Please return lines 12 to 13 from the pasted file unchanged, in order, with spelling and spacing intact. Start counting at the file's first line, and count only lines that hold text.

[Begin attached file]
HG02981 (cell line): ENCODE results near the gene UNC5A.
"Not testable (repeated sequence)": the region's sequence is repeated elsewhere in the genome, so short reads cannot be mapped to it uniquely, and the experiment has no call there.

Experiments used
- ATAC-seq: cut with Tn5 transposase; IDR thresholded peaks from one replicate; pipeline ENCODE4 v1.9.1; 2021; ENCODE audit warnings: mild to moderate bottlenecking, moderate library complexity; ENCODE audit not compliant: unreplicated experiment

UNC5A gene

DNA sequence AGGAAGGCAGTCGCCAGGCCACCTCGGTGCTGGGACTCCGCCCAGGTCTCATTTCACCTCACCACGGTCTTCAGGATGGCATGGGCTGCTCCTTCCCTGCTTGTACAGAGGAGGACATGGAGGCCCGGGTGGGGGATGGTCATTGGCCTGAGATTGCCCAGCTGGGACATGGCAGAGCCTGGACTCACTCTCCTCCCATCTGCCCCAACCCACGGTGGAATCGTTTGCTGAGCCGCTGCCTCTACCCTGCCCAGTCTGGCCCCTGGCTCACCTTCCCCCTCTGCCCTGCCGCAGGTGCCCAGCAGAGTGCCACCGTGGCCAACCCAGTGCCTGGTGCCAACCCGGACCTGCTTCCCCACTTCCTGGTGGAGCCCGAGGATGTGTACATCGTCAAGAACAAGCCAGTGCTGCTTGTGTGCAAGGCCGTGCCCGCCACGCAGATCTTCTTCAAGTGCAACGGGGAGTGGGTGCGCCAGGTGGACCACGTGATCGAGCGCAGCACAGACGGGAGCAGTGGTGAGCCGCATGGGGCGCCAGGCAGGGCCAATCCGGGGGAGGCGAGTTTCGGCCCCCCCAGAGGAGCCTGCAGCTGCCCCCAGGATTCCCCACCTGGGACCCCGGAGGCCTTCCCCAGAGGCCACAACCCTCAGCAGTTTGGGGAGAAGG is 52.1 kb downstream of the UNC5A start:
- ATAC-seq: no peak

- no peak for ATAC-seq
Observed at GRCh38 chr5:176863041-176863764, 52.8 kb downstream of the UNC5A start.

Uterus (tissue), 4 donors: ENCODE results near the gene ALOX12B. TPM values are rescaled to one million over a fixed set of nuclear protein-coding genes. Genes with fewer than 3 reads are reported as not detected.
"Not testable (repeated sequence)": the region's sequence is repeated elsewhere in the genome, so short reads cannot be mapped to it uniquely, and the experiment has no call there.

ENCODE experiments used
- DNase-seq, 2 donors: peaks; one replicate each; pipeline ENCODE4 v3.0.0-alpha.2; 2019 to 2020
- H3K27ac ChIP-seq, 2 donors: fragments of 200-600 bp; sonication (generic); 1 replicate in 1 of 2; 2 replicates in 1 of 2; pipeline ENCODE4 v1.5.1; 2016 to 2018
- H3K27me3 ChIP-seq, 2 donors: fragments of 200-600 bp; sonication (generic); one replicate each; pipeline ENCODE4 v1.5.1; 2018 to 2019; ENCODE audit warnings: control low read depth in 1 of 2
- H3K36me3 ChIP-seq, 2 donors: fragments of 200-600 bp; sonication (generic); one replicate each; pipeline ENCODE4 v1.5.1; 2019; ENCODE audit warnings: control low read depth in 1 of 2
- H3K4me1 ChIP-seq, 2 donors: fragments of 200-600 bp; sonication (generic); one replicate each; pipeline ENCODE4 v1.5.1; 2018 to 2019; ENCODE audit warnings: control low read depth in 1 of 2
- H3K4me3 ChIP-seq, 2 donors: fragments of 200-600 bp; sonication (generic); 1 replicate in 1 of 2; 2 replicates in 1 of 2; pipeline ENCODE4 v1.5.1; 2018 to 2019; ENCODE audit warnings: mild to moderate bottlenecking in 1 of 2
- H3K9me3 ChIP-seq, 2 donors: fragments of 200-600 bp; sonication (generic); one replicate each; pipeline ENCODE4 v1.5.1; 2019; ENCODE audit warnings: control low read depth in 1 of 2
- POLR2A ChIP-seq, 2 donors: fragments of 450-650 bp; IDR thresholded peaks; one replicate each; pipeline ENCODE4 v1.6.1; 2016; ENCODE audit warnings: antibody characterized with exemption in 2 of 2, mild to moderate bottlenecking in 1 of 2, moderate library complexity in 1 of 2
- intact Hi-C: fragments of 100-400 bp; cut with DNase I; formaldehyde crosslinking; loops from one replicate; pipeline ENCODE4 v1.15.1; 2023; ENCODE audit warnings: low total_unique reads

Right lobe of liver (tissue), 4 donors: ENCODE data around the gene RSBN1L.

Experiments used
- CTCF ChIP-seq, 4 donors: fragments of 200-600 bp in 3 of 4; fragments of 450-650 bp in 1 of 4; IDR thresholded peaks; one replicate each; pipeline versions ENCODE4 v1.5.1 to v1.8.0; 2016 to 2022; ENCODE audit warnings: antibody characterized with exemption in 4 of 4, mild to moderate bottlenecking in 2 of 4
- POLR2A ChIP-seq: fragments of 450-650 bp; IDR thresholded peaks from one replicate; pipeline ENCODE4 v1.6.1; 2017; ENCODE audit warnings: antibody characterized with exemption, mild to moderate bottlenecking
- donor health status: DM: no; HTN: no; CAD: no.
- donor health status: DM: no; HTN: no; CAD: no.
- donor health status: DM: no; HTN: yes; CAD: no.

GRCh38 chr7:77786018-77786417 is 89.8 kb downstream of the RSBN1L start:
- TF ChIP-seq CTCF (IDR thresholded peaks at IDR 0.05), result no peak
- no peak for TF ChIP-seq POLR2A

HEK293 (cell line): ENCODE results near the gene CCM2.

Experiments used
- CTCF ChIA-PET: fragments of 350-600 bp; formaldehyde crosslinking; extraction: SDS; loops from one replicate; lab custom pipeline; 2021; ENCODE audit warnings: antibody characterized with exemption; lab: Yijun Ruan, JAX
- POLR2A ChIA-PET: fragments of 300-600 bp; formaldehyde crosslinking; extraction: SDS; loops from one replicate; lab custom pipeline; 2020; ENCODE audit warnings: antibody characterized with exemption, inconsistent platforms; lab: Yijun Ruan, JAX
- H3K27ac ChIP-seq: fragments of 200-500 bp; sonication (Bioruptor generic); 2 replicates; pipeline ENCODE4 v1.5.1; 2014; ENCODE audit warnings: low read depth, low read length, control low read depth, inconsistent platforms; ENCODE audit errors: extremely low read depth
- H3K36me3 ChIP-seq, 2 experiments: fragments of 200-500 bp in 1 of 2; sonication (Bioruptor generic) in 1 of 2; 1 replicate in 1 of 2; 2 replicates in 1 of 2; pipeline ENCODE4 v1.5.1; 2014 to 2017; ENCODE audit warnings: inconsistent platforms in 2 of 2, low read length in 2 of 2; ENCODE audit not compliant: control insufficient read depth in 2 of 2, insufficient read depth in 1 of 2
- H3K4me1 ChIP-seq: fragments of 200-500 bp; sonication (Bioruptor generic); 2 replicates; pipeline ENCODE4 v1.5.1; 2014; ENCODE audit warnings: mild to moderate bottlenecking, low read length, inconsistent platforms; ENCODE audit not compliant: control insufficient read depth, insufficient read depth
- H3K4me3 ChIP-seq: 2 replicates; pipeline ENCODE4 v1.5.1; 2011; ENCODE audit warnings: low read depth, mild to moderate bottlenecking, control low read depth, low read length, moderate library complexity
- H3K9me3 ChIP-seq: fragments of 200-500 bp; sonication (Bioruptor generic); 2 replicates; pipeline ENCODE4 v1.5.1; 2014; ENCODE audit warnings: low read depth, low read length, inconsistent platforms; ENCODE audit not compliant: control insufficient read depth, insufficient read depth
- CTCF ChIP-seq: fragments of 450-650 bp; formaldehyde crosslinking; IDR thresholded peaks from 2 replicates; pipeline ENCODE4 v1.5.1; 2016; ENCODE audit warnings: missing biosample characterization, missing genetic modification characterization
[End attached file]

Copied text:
ENCODE experiments used
- DNase-seq, 2 donors: peaks; one replicate each; pipeline ENCODE4 v3.0.0-alpha.2; 2019 to 2020